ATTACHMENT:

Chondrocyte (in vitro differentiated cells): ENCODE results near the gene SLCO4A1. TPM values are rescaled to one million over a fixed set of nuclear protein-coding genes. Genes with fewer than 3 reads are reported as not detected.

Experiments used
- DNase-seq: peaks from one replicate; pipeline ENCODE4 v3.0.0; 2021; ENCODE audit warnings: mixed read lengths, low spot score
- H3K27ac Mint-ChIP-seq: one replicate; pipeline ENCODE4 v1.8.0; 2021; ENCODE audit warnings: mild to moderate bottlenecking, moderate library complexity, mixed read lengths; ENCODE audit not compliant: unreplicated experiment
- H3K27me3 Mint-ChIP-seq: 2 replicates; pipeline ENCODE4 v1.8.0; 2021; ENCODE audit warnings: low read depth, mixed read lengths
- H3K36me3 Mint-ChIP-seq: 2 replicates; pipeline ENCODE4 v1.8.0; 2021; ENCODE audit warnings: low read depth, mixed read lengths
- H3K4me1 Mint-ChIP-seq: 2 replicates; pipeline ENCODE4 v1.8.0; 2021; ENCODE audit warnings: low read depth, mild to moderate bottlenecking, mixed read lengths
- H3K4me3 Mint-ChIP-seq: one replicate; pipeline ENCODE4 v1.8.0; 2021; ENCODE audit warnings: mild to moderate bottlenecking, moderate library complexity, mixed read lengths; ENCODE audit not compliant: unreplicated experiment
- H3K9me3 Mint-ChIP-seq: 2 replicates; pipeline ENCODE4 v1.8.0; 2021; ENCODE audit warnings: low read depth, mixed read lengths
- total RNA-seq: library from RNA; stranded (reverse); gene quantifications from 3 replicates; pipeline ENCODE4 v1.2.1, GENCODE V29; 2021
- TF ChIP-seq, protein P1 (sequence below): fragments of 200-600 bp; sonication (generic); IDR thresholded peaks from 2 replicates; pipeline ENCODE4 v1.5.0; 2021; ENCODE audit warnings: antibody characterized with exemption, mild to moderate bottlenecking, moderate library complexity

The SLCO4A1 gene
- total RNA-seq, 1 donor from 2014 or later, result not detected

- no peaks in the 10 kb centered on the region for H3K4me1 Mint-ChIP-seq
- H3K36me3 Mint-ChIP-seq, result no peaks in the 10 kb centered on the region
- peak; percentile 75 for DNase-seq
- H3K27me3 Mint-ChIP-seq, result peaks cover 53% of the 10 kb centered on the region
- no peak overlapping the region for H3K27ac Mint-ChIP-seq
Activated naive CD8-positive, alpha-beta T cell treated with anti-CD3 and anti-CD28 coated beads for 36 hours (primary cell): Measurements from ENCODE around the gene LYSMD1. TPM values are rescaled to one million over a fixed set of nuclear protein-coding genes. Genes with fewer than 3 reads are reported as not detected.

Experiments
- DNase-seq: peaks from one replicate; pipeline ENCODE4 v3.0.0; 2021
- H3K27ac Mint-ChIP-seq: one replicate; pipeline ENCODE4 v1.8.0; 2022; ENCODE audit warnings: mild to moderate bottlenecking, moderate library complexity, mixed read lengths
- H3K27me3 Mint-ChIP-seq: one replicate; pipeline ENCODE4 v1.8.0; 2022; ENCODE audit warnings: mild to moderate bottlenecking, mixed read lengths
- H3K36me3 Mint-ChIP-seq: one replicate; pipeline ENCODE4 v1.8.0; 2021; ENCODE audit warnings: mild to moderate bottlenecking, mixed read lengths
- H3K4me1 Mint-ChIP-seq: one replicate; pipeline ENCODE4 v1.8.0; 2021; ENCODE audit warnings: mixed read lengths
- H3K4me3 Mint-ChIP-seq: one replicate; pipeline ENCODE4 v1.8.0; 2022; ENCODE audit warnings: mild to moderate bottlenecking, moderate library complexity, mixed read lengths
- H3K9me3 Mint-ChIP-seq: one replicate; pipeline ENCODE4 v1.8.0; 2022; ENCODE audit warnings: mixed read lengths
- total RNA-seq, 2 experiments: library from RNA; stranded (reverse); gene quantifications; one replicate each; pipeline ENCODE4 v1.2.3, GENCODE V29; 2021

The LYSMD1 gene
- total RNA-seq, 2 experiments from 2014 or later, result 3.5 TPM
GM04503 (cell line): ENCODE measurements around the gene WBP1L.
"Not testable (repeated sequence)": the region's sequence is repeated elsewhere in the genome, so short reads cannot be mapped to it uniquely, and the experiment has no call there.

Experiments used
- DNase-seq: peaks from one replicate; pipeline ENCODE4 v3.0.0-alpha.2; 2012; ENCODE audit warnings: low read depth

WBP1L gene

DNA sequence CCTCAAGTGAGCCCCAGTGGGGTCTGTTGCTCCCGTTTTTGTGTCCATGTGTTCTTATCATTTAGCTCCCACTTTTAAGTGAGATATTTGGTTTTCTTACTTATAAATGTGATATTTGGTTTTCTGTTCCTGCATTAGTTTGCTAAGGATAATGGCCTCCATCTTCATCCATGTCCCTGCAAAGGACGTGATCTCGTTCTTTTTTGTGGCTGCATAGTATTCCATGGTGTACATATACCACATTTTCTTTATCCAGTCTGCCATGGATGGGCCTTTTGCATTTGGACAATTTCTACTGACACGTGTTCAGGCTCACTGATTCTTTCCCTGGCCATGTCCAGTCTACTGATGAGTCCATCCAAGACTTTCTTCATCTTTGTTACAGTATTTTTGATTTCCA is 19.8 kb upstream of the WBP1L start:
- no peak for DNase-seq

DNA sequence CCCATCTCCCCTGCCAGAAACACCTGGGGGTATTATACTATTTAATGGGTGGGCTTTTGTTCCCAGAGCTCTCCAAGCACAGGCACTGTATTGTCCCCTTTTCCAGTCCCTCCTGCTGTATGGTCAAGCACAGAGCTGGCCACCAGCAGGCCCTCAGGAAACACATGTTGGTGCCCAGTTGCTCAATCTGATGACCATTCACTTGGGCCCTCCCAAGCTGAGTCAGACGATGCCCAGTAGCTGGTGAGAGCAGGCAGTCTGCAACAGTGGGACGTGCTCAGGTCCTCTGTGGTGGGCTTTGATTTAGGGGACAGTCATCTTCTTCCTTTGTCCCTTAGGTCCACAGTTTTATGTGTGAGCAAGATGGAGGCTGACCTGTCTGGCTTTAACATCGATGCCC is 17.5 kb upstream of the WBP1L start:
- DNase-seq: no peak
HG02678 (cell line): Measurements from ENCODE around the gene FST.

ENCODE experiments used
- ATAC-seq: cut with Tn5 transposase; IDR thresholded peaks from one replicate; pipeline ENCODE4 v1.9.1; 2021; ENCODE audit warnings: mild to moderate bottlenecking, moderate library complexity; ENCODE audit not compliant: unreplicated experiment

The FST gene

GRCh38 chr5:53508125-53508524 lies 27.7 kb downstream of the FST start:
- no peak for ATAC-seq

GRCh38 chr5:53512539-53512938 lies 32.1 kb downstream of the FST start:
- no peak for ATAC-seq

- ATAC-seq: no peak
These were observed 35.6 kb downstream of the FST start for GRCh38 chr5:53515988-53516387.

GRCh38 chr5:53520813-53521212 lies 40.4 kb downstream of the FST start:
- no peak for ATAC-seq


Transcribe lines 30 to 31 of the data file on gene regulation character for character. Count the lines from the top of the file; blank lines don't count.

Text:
- total RNA-seq, 2 experiments from 2014 or later, result 3.5 TPM
GM04503 (cell line): ENCODE measurements around the gene WBP1L.